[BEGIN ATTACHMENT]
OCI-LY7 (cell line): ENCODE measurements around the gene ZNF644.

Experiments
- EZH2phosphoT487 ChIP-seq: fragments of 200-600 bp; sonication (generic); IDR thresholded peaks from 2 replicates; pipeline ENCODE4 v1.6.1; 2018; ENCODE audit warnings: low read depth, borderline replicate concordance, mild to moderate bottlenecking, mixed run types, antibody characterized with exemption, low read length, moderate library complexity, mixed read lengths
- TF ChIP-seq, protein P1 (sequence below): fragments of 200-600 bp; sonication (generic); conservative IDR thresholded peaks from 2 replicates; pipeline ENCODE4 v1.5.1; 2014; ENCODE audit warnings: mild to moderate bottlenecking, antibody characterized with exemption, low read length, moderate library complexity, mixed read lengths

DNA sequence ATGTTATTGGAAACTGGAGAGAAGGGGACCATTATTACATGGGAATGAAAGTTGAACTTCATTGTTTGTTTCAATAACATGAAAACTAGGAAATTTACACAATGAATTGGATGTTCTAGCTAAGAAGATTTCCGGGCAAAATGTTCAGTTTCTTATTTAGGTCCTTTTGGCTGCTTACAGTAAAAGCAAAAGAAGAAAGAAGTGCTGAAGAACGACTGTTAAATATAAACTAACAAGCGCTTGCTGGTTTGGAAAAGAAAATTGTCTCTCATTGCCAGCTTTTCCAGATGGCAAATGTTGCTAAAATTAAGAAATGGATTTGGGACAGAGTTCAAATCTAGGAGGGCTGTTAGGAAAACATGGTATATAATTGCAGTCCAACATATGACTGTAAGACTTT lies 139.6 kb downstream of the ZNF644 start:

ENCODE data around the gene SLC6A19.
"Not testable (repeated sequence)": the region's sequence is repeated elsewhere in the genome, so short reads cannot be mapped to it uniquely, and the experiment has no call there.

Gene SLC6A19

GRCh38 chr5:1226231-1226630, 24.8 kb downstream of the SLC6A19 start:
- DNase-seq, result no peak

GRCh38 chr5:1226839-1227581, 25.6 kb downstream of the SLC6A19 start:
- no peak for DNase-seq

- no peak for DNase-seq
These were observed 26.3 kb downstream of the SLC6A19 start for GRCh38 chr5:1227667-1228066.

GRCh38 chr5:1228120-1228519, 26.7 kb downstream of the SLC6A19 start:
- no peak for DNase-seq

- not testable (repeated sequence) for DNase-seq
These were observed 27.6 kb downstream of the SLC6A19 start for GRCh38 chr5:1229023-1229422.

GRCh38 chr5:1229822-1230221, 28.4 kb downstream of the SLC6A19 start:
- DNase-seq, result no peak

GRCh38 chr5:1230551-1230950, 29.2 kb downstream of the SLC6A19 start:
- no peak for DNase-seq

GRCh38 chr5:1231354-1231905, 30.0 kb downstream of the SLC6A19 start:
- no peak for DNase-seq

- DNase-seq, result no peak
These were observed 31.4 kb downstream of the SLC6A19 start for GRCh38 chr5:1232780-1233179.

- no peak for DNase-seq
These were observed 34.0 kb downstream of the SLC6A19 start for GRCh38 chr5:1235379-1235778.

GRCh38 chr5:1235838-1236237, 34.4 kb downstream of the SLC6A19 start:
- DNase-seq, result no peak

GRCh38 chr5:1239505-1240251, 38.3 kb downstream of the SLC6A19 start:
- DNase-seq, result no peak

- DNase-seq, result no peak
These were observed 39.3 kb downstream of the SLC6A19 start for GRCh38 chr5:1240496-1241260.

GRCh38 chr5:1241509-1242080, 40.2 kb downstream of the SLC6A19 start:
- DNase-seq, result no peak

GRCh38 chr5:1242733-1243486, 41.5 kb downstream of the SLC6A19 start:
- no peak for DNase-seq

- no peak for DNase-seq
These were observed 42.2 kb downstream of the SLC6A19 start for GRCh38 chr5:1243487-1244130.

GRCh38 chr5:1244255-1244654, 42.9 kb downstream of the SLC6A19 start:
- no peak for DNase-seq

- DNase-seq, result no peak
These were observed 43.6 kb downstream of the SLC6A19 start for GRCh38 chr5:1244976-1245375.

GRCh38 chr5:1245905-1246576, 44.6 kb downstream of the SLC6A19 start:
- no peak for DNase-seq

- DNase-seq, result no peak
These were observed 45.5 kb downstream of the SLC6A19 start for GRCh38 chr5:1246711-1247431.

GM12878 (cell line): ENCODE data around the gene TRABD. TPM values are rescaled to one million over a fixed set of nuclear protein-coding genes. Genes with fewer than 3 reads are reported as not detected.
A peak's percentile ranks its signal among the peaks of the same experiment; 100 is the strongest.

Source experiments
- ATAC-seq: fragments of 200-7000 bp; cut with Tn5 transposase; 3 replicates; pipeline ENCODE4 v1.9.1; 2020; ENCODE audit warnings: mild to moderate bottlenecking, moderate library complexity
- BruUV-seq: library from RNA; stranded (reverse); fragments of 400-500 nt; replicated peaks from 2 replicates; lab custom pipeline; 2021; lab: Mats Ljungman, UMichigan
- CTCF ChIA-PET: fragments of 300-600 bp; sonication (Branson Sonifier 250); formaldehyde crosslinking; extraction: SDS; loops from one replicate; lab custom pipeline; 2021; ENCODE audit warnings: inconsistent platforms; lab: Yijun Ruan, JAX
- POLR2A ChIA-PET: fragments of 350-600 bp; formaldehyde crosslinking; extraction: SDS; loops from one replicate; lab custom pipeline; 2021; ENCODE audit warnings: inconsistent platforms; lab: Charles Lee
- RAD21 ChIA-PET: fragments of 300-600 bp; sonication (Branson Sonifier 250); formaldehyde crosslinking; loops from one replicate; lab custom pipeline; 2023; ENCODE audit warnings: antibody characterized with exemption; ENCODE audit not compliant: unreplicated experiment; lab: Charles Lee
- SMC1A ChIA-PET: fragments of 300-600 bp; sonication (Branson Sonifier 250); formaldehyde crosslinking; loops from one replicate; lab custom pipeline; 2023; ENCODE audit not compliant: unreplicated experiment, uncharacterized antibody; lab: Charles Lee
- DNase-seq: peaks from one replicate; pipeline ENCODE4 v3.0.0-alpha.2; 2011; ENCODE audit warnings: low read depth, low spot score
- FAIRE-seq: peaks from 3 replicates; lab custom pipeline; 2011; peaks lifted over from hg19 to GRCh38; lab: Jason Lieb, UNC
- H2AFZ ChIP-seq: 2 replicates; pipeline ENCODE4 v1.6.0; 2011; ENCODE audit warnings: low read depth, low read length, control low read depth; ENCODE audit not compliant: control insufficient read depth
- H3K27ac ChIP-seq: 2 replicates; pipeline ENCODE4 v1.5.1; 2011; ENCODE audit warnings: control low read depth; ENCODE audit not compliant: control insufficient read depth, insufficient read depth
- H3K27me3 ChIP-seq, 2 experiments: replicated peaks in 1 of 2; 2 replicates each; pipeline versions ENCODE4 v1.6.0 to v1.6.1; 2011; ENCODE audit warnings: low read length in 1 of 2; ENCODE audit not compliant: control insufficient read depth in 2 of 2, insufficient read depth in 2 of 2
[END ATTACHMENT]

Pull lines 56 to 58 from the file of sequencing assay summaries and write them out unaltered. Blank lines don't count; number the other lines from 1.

- RAD21 ChIA-PET: fragments of 300-600 bp; sonication (Branson Sonifier 250); formaldehyde crosslinking; loops from one replicate; lab custom pipeline; 2023; ENCODE audit warnings: antibody characterized with exemption; ENCODE audit not compliant: unreplicated experiment; lab: Charles Lee
- SMC1A ChIA-PET: fragments of 300-600 bp; sonication (Branson Sonifier 250); formaldehyde crosslinking; loops from one replicate; lab custom pipeline; 2023; ENCODE audit not compliant: unreplicated experiment, uncharacterized antibody; lab: Charles Lee
- DNase-seq: peaks from one replicate; pipeline ENCODE4 v3.0.0-alpha.2; 2011; ENCODE audit warnings: low read depth, low spot score